Doom beasts Subterraen smash the earth with crushing sludge on vile ‘Rotting Human Kingdom’

I’ve never been through a massive earthquake (yet!), but I’ve experienced some minor ones. This is not a complaint, by the way. But I’d imagine if I ever was in one that was tearing the earth apart, it might remind me of how I felt the first time I experienced French beasts Subterraen, who feel like a seismically vital addition to the annals of doom.

“Rotting Human Kingdom” is their entrance into my consciousness, and holy shit, if this four-track, nearly 49-minute crusher didn’t crush me, at least metaphorically. Really, it’s three mammoth cuts and one interlude, so it should be clear that they set up shop and stay a while, with you as their willing victim. In all seriousness, this is prime sludge-splashed doom, a record that feels ugly and weighty, and filthy at the same time, and if you love this style like I do, it’ll be a revelation to you. The band—vocalist/guitarist Clem Helvete, guitarist Chris KKP, drummer Milvus—provides no mercy as the record is gargantuan and makes it feel like what a full-fledged earthquake might be like.

“Blood for the Blood Gods” slowly emerges over the horizon like a beast of destruction as the playing swirls and sickens, growing larger before the doom drops. The track pounds away with precision as the low end chews, noise rises, and a violent eruption spews earth into the sky. The shrieks send icy shivers as the playing grows cold and hazy, bathing in a thick fog you practically can taste before the track gushes again. Melodies deliver dour hell while the vocals rip apart guts, and burly pain gathers before the track finally relents. “For a Fistful of Silver” lathers in steam before the chaos arrives, as the band stomps over the earth. Vocals pierce the skin as noise hangs in the air, and the drums rumble heavily, ushering in waves of anguish. From there, the playing gallops heavily, agitating fires and moving into pulverizing feedback as the pressure mounts. Clobbering force breaks through as everything goes cold, and nighttime swallows the daylight forever.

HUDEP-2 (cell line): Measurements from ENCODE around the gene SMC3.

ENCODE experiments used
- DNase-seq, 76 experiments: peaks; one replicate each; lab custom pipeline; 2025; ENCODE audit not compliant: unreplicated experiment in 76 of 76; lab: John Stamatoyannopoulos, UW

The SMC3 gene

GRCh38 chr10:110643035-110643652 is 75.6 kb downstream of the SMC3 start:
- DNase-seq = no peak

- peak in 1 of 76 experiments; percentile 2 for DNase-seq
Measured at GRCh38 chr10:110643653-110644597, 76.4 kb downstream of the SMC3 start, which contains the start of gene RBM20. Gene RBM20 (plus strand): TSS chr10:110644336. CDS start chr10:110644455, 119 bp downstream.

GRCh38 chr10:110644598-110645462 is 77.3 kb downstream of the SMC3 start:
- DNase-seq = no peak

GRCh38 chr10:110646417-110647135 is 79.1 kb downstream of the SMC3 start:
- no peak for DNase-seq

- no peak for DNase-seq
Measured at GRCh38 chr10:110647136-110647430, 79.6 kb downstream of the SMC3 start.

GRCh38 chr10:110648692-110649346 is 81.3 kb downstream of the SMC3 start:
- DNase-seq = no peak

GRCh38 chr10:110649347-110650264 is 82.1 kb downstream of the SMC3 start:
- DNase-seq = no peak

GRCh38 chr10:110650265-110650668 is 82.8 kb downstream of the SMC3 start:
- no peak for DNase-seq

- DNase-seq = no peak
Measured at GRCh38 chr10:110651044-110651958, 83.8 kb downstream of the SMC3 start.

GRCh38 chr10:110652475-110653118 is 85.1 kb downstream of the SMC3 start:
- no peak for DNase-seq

“Oceans are Rising” is a quick instrumental that swims in frigid waters as the guitars lightly coat your face with mist, draining away into a strange pocket. “Wrath of a Downtrodden Planet” is the closer and the longest track here, clocking in at 18:20. Doom just levels everything as the growls follow and destroy, letting hellish cries creep up on you. The bass buzzes as the bottom drops out, and fiery hell makes its way across the earth and leaves blackened soil behind. The track bruises slowly, making you feel each drop of lava, while the track cuts into bone. The leads begin to glimmer, setting off blinding light, while vile growls spread, and doom waylays, leaving you buried face first in the ground.

Doom is not meant to be pretty, and Subterraen have no intentions of changing that idea on “Rotting Human Kingdom,” a record that basks in relentless heaviness. Everything here feels like you’re going through a battle in a heat-soaked terrain where the sun is just as big an enemy as your combatants, and it feels like your body is going through the ringer physically. This is a powerful record from a band that only has its worst intentions at heart and just might tear the world in two.     

For more on the band, go here:

To buy the album (North America), go here:

Or here (international):

For more on the label, go here:

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